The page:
Once students had found a person in their field to interview, they had to submit a short bio of the person they were interviewing and interview questions. I reminded them that their interview questions had to be strong enough to spark a 15-30 minute conversation. Once again, they submitted their proposed questions via a Google Form so I could review them prior to their interviews. 

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Part III–Observation

Students had to find a second person in their chosen profession and spend a minimum of one hour observing them at work. During their observations, they were asked to record notes on the environment they are observing, tasks performed and interactions with other employees and/or customers.

They were also asked to reflect on the following questions:

  • What is appealing and/or unappealing about the work environment?
  • Does this job require a person to move about, sit for long periods, work with their hands, or on the computer?
  • What skills and/or technology are needed to accomplish the daily tasks?

After completing their observations, students transferred their notes to a shared Google Document and included evidence (photos and/or videos) from their observation. If cameras were not welcome in the environment they were observing, I encouraged them to take a picture of the building/sign where they observed.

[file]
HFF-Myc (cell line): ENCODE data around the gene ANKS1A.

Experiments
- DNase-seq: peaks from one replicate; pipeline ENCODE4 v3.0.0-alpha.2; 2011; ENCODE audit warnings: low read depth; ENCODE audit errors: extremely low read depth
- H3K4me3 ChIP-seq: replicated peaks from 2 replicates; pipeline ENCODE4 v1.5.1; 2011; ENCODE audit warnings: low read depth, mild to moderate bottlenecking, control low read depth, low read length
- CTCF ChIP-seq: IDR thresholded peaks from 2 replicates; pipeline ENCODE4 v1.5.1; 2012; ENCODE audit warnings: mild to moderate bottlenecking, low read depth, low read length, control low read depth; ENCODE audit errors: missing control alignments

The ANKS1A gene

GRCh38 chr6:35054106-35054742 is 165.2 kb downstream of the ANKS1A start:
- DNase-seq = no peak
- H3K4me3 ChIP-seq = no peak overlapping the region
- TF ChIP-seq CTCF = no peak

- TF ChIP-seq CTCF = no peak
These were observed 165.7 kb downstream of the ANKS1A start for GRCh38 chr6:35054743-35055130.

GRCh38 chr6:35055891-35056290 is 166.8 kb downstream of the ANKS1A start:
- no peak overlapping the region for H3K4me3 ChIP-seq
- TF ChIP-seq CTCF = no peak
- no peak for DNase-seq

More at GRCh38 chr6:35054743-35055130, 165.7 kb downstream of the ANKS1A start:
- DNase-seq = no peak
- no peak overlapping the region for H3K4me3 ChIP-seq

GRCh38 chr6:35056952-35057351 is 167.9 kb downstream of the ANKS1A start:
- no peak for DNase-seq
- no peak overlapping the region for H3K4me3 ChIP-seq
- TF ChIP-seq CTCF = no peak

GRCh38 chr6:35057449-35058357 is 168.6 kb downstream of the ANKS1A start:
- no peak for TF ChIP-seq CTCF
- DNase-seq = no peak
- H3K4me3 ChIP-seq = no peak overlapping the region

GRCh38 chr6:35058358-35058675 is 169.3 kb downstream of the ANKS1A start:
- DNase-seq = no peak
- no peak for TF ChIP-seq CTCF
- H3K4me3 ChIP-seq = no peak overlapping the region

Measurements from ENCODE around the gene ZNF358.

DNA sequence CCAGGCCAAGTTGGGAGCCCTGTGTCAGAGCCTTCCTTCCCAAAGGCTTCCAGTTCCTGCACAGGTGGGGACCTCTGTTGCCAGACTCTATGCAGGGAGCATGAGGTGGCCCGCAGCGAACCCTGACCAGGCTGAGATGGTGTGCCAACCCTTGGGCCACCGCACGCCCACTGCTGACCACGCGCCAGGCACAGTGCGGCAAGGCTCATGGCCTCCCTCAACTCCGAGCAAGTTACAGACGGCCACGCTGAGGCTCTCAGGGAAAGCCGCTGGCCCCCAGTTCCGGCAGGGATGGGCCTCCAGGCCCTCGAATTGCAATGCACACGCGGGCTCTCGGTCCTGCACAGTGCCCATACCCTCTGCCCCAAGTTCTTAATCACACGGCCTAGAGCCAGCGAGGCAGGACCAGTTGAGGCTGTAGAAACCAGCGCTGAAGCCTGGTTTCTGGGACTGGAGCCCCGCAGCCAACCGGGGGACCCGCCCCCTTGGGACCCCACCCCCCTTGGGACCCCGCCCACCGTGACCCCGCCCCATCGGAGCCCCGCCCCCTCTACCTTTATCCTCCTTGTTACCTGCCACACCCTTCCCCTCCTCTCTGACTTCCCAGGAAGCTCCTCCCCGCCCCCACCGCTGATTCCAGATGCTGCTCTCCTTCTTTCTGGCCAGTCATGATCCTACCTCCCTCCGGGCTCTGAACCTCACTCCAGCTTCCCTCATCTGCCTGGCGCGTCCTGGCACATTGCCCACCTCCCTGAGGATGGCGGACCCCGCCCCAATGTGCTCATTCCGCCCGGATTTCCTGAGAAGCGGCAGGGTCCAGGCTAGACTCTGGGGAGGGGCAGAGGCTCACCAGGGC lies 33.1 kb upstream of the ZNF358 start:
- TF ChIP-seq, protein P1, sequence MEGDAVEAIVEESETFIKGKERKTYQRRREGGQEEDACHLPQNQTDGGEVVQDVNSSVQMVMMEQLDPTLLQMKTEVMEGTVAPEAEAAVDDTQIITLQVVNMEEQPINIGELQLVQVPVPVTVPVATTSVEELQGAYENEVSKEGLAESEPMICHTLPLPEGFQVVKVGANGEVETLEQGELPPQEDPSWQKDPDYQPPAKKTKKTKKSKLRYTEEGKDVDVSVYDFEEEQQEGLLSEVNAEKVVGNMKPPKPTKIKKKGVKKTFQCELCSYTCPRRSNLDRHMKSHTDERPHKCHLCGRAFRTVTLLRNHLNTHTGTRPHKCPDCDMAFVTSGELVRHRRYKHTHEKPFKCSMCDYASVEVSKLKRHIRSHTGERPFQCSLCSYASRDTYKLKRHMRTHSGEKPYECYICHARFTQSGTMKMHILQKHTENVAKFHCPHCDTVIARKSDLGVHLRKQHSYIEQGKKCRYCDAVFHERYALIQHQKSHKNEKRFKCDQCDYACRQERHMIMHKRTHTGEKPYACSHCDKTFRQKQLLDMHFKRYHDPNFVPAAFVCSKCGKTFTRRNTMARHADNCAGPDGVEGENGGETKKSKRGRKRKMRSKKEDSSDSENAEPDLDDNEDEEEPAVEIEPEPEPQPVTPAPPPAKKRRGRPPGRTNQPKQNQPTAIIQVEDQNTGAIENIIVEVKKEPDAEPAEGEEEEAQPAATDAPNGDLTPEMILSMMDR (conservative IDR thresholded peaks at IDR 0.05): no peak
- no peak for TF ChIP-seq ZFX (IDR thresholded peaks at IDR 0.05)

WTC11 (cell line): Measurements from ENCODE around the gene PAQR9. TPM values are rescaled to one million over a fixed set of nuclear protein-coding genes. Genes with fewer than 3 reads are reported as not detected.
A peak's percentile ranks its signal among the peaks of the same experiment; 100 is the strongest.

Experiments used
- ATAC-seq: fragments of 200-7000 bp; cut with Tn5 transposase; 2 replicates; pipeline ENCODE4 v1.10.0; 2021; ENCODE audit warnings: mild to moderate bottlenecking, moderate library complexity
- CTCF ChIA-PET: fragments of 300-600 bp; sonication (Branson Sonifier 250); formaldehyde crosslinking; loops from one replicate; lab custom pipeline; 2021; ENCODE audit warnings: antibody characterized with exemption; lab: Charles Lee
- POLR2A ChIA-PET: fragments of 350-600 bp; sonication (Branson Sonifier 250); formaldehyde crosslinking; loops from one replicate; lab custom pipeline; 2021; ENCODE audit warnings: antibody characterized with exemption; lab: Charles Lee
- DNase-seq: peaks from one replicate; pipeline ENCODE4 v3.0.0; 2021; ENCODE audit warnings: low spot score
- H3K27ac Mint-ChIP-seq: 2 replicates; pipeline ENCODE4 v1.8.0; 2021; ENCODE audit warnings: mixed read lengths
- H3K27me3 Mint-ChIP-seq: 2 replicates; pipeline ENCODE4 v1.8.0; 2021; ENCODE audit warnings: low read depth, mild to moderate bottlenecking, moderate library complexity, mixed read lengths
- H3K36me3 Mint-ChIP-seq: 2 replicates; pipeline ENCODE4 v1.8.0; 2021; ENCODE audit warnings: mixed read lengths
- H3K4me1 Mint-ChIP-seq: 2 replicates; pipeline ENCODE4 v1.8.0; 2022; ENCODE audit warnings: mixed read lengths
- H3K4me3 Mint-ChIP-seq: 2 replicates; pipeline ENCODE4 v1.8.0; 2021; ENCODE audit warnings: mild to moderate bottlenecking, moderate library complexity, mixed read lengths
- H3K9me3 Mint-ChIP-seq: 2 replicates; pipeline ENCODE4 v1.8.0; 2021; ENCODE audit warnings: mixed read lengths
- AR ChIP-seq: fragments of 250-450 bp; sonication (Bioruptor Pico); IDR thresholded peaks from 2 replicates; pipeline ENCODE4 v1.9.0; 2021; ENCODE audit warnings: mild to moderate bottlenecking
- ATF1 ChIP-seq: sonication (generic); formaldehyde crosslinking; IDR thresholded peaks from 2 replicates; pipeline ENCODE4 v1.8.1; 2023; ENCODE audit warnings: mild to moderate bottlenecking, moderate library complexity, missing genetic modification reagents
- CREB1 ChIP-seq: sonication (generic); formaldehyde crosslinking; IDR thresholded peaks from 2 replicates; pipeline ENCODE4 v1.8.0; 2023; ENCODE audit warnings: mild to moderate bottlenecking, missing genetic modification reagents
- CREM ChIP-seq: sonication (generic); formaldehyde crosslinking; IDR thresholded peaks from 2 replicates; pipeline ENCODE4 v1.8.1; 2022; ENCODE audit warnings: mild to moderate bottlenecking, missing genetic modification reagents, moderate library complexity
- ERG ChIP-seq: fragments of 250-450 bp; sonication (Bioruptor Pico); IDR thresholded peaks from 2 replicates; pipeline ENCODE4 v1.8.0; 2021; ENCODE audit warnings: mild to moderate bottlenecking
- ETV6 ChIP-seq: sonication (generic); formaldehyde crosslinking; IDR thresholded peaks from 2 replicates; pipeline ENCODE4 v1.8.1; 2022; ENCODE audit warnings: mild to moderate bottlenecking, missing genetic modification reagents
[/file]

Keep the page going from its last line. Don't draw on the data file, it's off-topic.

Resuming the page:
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Part IV–Create, Publish & Share               

After students completed their research, interviews, and observations, they pulled all of that information together to create a short video about their chosen profession to share on YouTube. Their films needed to provide a comprehensive overview of their career, including:

  • Title page: your name, class, and name of your researched career
  • Prior impressions
  • Education – degrees, field of study, certifications, specialized training
  • Needed skills
  • Typical daily tasks
  • Job realities – What is the job really like?
  • Challenges and rewards (monetary and nonmonetary)

Their videos needed to incorporate the various elements of their career exploration–audio clips or direct quotes from their interview, pictures from their observations, statistics and information from their research.

I encouraged students to explore one of the video creators below to produce their videos. I wanted students to select the video creator that worked with their individual devices. I’m an advocate for allowing students to select the tools they want to use instead of requiring them to use a specific tool.

Here are some of the finished products!

*This video was produced with GoAnimate.

*This video was produced with VideoScribe.

*This video was produced with iMovie.